The hand is made up of small bones in the fingers called phalanges and long bones that connect them to the wrist called metacarpals. These bones support a network of attachments of muscles and tendons that allow the hand to function. A fracture occurs when there is enough force on the hand to break any of these bones. Some fractures are simple with the bones still well aligned, while others are unstable where the bones become crooked or misaligned.
The University of Michigan hand surgery team is a group of fellowship-trained hand Surgeons and specializes in the treatment of hand fractures, from simple to complex. Our goal is to restore mobility and function of the hand as soon as possible with minimal impact on the patient’s quality of life.
Risk Factors for Hand Fractures
There are several factors that cause hand fractures:
- Falling onto an outstretched arm, especially from a standing position or higher
- A direct blow to the area, such as in a car accident
- Crushing of the hand
- Accident while playing sports
Symptoms of Hand Fractures
A hand fracture should be evaluated for immediate treatment. Fractures that involve any joints in the hand may result in early arthritis.
Common signs and symptoms of hand fractures include:
- Pain, swelling, and bruising of the hand
- Difficulty with motion of the affected fingers
- Obvious deformity with a crooked finger
Diagnosis of Hand Fractures
Whether it takes place in an emergency room or office visit, a physical examination of the affected area is needed to diagnose a hand fracture.
Additional imaging may also be needed to confirm the presence and extent of the injury:
- X-ray: Images used to determine if a fracture(s) is present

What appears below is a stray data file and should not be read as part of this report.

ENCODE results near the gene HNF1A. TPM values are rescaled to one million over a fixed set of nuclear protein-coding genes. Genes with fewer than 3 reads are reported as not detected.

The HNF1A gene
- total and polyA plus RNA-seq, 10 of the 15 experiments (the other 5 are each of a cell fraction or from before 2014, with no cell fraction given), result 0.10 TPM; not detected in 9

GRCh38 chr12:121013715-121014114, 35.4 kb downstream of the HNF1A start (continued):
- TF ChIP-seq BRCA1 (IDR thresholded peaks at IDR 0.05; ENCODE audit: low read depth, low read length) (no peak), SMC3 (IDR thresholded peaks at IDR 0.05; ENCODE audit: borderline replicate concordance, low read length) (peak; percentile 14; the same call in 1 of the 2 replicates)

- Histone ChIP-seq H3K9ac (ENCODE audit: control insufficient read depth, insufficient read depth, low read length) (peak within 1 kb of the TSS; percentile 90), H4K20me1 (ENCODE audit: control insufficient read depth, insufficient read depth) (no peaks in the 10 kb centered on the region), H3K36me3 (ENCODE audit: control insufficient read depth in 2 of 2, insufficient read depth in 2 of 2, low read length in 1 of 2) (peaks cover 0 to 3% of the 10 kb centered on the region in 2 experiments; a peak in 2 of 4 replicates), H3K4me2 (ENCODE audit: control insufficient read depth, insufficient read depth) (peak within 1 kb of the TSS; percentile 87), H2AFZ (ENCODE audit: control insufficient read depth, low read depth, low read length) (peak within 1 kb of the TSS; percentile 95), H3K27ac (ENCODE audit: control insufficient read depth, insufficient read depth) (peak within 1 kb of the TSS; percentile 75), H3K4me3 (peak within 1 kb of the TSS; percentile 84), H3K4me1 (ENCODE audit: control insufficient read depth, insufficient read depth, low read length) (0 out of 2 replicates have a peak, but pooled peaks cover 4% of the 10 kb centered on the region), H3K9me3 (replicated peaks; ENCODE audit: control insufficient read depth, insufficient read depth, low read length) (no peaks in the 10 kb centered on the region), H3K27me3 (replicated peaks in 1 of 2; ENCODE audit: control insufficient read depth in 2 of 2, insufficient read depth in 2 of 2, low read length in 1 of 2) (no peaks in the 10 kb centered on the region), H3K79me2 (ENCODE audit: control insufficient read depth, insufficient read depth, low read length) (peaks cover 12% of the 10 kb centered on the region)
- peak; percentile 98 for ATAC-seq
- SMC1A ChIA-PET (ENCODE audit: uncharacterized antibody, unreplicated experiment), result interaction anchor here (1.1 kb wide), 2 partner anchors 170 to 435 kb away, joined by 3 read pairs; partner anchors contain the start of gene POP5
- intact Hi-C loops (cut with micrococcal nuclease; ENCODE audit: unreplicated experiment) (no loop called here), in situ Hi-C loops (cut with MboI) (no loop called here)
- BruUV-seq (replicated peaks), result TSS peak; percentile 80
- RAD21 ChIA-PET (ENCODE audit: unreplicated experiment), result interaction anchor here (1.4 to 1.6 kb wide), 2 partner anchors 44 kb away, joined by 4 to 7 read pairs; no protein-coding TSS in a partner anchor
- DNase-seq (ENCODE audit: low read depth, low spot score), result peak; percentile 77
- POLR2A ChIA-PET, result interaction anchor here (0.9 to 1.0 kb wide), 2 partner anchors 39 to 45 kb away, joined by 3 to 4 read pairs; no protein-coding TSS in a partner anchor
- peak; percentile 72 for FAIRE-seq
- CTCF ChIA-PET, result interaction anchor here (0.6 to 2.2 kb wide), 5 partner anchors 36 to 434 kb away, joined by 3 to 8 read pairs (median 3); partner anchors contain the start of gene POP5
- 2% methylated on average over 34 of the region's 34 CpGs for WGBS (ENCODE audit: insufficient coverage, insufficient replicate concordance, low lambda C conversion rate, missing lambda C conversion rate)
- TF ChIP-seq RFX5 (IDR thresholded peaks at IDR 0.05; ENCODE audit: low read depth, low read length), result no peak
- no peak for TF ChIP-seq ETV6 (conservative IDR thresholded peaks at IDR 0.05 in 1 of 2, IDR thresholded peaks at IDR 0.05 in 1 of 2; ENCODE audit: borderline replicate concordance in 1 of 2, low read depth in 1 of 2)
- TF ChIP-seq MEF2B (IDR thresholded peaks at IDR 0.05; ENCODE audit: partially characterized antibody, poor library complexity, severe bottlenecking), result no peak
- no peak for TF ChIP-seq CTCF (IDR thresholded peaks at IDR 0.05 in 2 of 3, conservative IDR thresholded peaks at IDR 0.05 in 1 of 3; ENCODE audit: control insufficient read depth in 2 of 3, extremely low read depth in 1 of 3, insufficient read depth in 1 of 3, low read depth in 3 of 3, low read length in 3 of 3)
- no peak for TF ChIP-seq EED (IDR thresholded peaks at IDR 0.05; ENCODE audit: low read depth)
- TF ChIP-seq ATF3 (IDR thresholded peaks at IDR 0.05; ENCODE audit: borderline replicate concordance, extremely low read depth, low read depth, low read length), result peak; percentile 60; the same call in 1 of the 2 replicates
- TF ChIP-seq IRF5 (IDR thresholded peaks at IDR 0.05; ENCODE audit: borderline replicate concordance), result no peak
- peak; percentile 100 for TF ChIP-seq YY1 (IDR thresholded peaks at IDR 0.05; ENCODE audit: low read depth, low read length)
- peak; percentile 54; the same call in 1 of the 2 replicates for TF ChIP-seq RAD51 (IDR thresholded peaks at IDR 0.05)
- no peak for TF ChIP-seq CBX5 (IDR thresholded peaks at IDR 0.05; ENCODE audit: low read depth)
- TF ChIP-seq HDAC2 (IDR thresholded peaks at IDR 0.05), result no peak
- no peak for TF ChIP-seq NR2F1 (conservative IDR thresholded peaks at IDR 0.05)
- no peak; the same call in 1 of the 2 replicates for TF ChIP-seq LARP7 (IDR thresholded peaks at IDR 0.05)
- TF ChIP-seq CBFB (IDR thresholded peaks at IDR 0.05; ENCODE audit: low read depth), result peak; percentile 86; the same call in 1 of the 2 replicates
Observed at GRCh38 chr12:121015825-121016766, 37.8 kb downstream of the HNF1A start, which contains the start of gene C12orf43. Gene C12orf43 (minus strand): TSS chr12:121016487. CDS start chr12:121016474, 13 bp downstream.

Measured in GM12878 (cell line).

Treatment of Hand Fractures
Treatment will depend on the bone fractured as well as the pattern of the fracture. If any bones are dislocated, they must be put back into place. Depending on the location and success of bone setting, the hand surgeon will determine if surgery is necessary.
Non-surgical treatment options require immobilization of the bone for 4-6 weeks:
- Setting of the bone
If the fracture is more complex, surgery may be required. Surgical options include:
- Pinning of the bones
- Fixing the bone with screws and plates
After treatment, hand therapy is very important to regain motion of the hand. Stiffness is common after these injuries, and therapy will help minimize it.
Hand Therapy and Rehabilitation for Hand Fractures
Therapy for hand fractures is provided on site at the University of Michigan’s Hand Program by our team of occupational and physical therapists under the direction of a trained hand therapist. Referrals to local providers can be coordinated closer to home as a more convenient option for patients.
The ultimate goal of therapy and rehabilitation is the restoration and optimization of hand function, renewed independence and improved overall quality of life. We offer treatment plans that are tailored to fit each patient’s condition, living and work requirements:
- Non-surgical option: For patients who do not require surgery but would benefit from therapy.
- Post-operative rehabilitation: To help patients as they recover from surgical procedures.
If you are considering treatment for a hand fracture, the University of Michigan Hand Surgeons will guide you, from consultation to recovery, to the best procedures for your individual needs. Our hand surgeons have dual appointments in Orthopaedic and Plastic Surgery with a specialization in Hand. Patients may be seen in the Orthopaedic Clinic or the Plastic Surgery Clinic for treatment of hand conditions, or referred to Physical Medicine and Rehabilitation for non-surgical treatment.
Visit the Make an Appointment at the Comprehensive Hand Center page for contact information for both surgical and non-surgical treatment teams.